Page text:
Leighton attends day care one day each week - actually, she goes to work. The place is called Kids' Work - Where kids go to work. Mommy works. Daddy works and so does Leighton. Lue doesn't have an occupation per se but she does hold the honorable and taxing position of team morale manager. It's a tough job and Lue agreed to take it on.
Leighton has a nanny or grandma and grandpa for the other days, but we reasoned that exposing our daughter (and at this moment, only child) to other kids, before she gets too set in her little ways, would be a great idea.
It truly is a great idea. At least it is now that we've had our seasonal flu and H1N1 vaccinations.
From the first day, little Lei burst through Kids' Work the doors, saw a room full of toys we don't have at home and got busy. She didn't even look back at me as I stocked her cabinet shelf (designated by the label-maker sticker that said "Leighton") and eventually left. When she realized that there were several other teeny people just like her, she appeared simultaneously amazed, comforted and excited. I must say that seeing this as a parent is exhilarating.
When you expose your peanut to the world outside your home, you open the door to germs, sassy behaviors and a retooling of the daily schedule. I occasionally pretend that I ascribe to a fly-by-the-seat-of-my-pants brand of spontaneity, but admittedly, I do enjoy a baby on a schedule.
Let's save the germ generosity and schedule dismantling discussion for another day. I'd like to examine the whole sassy behaviors thing.
I get the full scoop each time I pick Lei up from work. Feedings, poopy diapers, naps, what she worked on pointing, waving, walking. Since we only go once each week, and she changes so much every day, the report usually includes a nice little nugget I wasn't quite expecting. For example, a few weeks ago, I learned that Leighton loves to kiss other kids on the top of the head. How cute.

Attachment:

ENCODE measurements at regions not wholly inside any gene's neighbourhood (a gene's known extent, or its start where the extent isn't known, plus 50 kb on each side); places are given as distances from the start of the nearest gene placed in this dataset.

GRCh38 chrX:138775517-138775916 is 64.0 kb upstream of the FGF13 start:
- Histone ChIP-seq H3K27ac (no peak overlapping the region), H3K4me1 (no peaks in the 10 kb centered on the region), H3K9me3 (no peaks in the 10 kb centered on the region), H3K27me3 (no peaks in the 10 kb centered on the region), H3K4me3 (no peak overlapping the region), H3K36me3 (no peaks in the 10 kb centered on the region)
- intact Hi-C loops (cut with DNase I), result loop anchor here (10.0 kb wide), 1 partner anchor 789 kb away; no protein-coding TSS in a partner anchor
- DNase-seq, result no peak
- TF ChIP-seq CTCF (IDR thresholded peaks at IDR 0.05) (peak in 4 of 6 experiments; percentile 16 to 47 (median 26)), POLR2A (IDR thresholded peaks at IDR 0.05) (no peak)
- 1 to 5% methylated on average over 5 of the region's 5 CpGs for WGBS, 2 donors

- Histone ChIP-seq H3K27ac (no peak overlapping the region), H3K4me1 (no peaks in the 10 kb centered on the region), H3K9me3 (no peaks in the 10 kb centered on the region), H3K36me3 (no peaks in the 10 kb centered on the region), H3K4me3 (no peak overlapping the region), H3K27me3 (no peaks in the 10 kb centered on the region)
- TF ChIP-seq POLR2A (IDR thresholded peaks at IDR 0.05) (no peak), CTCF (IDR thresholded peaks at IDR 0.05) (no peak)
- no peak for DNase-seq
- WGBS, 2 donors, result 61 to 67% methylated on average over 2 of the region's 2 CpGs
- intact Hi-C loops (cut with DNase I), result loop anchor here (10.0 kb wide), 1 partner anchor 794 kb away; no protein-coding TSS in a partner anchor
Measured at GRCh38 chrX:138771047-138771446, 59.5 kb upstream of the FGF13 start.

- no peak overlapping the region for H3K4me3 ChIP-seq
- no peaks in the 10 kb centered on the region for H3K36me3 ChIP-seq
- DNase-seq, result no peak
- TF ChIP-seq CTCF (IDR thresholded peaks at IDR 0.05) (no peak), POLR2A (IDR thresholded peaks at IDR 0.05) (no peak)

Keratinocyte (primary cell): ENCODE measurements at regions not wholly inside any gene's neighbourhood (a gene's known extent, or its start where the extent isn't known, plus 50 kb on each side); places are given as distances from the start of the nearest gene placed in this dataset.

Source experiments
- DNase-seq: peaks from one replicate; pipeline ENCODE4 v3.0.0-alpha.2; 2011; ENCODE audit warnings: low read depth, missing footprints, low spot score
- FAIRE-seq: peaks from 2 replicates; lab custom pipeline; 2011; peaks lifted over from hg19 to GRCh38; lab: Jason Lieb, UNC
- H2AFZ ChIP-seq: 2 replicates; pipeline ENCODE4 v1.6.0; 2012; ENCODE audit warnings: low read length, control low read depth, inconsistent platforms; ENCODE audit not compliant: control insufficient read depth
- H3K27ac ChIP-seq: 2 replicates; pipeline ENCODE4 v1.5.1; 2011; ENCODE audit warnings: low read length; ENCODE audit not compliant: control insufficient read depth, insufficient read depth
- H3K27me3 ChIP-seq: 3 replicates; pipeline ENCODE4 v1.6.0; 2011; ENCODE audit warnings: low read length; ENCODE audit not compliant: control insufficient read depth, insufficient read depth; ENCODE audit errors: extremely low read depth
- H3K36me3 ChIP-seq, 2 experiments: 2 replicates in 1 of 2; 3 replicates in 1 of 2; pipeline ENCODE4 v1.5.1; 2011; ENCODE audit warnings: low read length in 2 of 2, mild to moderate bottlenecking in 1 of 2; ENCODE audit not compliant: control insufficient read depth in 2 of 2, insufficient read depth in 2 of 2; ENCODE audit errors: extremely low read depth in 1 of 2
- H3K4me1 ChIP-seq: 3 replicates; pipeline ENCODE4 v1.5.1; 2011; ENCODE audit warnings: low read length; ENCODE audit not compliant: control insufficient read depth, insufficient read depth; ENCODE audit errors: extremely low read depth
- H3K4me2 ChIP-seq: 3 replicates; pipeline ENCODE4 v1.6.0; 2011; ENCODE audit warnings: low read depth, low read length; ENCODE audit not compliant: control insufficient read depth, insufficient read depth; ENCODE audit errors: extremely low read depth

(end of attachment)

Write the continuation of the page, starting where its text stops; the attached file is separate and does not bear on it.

Unfortunately, this week, the kissing on the head routine has turned to a more vicious demonstration of love - the kind that includes hair pulling and copious amounts of drool - that ultimately results in the other kid screaming, crying and desperately trying to free himself from Lei's mighty grip. Oops.
When the teacher told me last week that Lei "needs to practice being gentle" and explained the course of the day's events to me, I wondered what the point was. The term gentle means nothing to a seven month-old. Just ask Luella and her bald spot. I felt like letting the teacher know that we would stop tackling each other by the head and planting big, wet, open-mouthed kisses on each other at home. We can certainly find a more conventional ways of displaying affection.
The truth is, the teacher is great and said that Leighton loves the other kids - she just loves them a little too hard. Bottom line: Love is a good thing. Still, we never underestimate Leighton's ability to comprehend. Needless to say, we are working on being gentle this week.
At what age did the words "gentle" or "nice-nice" finally click for your kiddo? Please post to comments and share your fuss with us.